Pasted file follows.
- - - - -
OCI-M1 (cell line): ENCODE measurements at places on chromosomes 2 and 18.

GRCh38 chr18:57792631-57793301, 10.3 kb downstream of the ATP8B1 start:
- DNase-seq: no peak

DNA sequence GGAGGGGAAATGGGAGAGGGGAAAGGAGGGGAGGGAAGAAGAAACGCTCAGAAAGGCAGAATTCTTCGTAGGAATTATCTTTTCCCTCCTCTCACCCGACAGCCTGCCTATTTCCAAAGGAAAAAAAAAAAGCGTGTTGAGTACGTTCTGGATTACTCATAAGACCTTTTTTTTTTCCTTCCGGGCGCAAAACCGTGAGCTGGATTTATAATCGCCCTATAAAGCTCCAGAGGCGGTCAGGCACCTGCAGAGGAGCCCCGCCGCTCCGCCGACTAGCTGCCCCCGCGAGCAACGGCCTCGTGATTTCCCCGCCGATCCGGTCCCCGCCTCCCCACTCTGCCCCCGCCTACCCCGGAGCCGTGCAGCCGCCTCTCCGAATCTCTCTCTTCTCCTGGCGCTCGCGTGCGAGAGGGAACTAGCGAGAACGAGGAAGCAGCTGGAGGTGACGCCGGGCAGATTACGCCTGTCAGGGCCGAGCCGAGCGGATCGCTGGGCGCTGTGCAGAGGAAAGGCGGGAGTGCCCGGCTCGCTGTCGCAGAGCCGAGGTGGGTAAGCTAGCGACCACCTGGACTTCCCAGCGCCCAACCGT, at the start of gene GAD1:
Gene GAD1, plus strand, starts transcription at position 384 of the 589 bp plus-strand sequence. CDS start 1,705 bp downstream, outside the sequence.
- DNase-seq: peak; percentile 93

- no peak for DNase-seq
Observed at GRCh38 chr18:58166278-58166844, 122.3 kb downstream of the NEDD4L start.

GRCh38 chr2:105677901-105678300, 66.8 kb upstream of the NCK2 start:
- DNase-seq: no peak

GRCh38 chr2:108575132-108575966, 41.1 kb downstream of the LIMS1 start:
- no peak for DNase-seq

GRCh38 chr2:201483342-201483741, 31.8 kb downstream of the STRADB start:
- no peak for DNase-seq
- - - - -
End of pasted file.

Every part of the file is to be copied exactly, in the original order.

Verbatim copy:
OCI-M1 (cell line): ENCODE measurements at places on chromosomes 2 and 18.

GRCh38 chr18:57792631-57793301, 10.3 kb downstream of the ATP8B1 start:
- DNase-seq: no peak

DNA sequence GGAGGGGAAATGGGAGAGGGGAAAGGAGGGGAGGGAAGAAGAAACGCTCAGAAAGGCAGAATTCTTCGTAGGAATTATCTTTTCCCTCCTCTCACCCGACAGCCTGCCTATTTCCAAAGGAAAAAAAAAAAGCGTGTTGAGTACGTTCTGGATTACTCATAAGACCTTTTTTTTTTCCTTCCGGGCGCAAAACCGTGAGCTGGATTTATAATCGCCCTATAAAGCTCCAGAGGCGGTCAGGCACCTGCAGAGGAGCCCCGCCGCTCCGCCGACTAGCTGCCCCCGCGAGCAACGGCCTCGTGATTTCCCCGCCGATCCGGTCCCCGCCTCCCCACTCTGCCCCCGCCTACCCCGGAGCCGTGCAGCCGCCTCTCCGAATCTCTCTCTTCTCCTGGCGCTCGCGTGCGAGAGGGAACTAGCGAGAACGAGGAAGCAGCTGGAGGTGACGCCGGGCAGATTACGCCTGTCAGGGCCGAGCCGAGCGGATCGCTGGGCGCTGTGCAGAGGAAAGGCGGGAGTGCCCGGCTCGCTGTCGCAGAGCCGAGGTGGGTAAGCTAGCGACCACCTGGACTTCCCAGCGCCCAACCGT, at the start of gene GAD1:
Gene GAD1, plus strand, starts transcription at position 384 of the 589 bp plus-strand sequence. CDS start 1,705 bp downstream, outside the sequence.
- DNase-seq: peak; percentile 93

- no peak for DNase-seq
Observed at GRCh38 chr18:58166278-58166844, 122.3 kb downstream of the NEDD4L start.

GRCh38 chr2:105677901-105678300, 66.8 kb upstream of the NCK2 start:
- DNase-seq: no peak

GRCh38 chr2:108575132-108575966, 41.1 kb downstream of the LIMS1 start:
- no peak for DNase-seq

GRCh38 chr2:201483342-201483741, 31.8 kb downstream of the STRADB start:
- no peak for DNase-seq